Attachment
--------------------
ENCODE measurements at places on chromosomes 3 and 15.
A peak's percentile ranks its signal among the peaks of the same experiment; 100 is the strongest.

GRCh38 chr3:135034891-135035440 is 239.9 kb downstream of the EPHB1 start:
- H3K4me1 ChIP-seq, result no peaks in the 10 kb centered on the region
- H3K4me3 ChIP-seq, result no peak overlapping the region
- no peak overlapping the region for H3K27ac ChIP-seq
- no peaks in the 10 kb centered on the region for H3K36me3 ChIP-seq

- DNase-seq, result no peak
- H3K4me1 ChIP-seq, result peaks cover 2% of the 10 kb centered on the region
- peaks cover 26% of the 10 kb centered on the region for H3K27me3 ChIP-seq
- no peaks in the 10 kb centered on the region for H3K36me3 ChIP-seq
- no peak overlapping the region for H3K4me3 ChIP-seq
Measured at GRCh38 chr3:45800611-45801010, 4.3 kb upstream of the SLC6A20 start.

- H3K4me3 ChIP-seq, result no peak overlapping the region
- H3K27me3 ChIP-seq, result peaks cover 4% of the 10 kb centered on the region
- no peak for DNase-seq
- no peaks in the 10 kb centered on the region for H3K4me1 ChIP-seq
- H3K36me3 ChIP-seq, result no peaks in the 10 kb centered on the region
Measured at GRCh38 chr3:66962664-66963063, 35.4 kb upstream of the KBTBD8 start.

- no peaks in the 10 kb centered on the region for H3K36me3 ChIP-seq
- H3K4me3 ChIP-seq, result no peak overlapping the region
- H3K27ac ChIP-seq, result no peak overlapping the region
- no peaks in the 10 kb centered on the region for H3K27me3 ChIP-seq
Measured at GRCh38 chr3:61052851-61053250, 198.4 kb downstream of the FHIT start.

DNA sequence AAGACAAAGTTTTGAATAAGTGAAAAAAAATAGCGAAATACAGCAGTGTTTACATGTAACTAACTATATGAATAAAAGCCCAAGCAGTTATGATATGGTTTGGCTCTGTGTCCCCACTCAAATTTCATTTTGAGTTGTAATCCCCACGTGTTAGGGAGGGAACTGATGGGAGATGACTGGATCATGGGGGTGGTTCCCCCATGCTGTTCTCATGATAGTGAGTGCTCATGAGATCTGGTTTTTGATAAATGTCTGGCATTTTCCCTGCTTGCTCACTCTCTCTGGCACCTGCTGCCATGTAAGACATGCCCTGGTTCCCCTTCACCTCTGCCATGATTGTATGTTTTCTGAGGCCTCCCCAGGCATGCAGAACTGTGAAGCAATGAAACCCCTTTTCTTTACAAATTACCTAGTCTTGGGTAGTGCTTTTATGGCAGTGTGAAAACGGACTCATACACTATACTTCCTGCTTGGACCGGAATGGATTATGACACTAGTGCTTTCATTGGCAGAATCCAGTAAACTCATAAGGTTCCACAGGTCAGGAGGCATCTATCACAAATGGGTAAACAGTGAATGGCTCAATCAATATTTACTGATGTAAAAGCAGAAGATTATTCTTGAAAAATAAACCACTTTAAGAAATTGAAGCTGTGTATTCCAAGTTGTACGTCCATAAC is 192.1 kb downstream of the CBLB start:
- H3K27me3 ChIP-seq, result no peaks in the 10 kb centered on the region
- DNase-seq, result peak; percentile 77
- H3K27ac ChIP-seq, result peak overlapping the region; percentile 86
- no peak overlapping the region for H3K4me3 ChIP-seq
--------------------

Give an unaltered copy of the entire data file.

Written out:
ENCODE measurements at places on chromosomes 3 and 15.
A peak's percentile ranks its signal among the peaks of the same experiment; 100 is the strongest.

GRCh38 chr3:135034891-135035440 is 239.9 kb downstream of the EPHB1 start:
- H3K4me1 ChIP-seq, result no peaks in the 10 kb centered on the region
- H3K4me3 ChIP-seq, result no peak overlapping the region
- no peak overlapping the region for H3K27ac ChIP-seq
- no peaks in the 10 kb centered on the region for H3K36me3 ChIP-seq

- DNase-seq, result no peak
- H3K4me1 ChIP-seq, result peaks cover 2% of the 10 kb centered on the region
- peaks cover 26% of the 10 kb centered on the region for H3K27me3 ChIP-seq
- no peaks in the 10 kb centered on the region for H3K36me3 ChIP-seq
- no peak overlapping the region for H3K4me3 ChIP-seq
Measured at GRCh38 chr3:45800611-45801010, 4.3 kb upstream of the SLC6A20 start.

- H3K4me3 ChIP-seq, result no peak overlapping the region
- H3K27me3 ChIP-seq, result peaks cover 4% of the 10 kb centered on the region
- no peak for DNase-seq
- no peaks in the 10 kb centered on the region for H3K4me1 ChIP-seq
- H3K36me3 ChIP-seq, result no peaks in the 10 kb centered on the region
Measured at GRCh38 chr3:66962664-66963063, 35.4 kb upstream of the KBTBD8 start.

- no peaks in the 10 kb centered on the region for H3K36me3 ChIP-seq
- H3K4me3 ChIP-seq, result no peak overlapping the region
- H3K27ac ChIP-seq, result no peak overlapping the region
- no peaks in the 10 kb centered on the region for H3K27me3 ChIP-seq
Measured at GRCh38 chr3:61052851-61053250, 198.4 kb downstream of the FHIT start.

DNA sequence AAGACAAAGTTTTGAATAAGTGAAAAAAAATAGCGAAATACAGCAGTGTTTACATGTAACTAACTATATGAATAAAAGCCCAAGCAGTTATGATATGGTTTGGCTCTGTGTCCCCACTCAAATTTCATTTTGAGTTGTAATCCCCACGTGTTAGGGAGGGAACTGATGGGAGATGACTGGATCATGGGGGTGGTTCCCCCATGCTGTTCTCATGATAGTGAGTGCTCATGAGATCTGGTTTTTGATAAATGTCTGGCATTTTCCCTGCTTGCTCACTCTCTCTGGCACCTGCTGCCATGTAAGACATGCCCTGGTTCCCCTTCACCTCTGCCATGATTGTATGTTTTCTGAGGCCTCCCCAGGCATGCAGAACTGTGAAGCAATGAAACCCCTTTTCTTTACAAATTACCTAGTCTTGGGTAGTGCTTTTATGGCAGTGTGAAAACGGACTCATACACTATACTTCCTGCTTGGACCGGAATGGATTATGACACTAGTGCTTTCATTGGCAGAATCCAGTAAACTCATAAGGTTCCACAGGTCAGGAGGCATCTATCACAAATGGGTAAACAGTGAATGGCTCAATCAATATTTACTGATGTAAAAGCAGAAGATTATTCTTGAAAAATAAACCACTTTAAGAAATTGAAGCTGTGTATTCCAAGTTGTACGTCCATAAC is 192.1 kb downstream of the CBLB start:
- H3K27me3 ChIP-seq, result no peaks in the 10 kb centered on the region
- DNase-seq, result peak; percentile 77
- H3K27ac ChIP-seq, result peak overlapping the region; percentile 86
- no peak overlapping the region for H3K4me3 ChIP-seq